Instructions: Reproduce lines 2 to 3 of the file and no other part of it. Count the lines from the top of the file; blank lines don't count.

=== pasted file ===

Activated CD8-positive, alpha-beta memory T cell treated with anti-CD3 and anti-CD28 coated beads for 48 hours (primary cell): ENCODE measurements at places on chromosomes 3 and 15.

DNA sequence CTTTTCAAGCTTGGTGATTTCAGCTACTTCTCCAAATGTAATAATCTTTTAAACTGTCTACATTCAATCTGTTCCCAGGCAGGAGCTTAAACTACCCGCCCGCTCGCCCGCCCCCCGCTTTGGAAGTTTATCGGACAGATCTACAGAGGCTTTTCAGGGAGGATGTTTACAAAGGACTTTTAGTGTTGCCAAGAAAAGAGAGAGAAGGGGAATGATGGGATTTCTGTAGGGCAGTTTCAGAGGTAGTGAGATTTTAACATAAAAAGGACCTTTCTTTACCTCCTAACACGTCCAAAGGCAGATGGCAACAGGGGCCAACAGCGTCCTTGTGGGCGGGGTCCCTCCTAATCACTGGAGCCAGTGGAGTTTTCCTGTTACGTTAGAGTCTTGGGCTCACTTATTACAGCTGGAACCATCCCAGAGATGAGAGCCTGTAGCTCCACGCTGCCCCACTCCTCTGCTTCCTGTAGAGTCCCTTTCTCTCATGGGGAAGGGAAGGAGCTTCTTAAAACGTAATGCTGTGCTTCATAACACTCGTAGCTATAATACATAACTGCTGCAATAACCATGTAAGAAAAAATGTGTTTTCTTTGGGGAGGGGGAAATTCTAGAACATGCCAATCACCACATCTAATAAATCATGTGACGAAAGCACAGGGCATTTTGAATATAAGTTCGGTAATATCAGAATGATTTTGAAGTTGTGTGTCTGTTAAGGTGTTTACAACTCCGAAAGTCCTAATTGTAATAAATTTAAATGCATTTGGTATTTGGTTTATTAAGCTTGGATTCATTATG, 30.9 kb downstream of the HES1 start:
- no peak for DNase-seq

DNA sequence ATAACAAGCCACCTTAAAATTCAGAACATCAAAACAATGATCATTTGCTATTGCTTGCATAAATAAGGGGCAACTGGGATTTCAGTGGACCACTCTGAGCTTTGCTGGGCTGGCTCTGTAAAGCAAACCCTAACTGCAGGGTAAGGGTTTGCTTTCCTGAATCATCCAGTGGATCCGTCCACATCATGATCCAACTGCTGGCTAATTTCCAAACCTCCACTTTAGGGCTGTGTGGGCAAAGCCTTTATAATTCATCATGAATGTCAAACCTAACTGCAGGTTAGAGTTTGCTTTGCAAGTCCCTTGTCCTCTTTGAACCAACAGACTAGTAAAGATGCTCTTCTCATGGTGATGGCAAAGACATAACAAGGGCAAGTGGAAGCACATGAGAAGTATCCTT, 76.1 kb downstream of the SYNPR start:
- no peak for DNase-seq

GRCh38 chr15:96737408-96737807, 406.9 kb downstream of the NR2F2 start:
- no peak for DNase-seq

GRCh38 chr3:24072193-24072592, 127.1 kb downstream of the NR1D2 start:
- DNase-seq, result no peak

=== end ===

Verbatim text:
DNA sequence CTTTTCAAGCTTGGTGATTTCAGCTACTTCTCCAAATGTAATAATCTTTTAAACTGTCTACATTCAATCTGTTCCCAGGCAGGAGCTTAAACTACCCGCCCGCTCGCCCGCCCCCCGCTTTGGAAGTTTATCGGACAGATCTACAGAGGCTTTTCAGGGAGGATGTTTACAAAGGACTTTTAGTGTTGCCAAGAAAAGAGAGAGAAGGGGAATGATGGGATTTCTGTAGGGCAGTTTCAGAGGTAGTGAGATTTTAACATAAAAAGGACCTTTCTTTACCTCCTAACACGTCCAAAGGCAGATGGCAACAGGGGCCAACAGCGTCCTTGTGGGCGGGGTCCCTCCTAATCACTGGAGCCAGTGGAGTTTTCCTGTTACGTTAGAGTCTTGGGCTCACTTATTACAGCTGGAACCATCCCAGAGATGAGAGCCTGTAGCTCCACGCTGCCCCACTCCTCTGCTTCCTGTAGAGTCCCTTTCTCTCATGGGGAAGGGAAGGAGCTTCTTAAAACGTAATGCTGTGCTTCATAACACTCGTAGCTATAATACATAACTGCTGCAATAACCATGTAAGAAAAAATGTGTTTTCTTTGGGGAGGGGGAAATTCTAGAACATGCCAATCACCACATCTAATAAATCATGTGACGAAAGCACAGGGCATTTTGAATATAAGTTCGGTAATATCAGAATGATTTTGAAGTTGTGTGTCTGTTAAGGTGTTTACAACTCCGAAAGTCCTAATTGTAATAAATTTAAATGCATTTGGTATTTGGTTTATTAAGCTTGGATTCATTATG, 30.9 kb downstream of the HES1 start:
- no peak for DNase-seq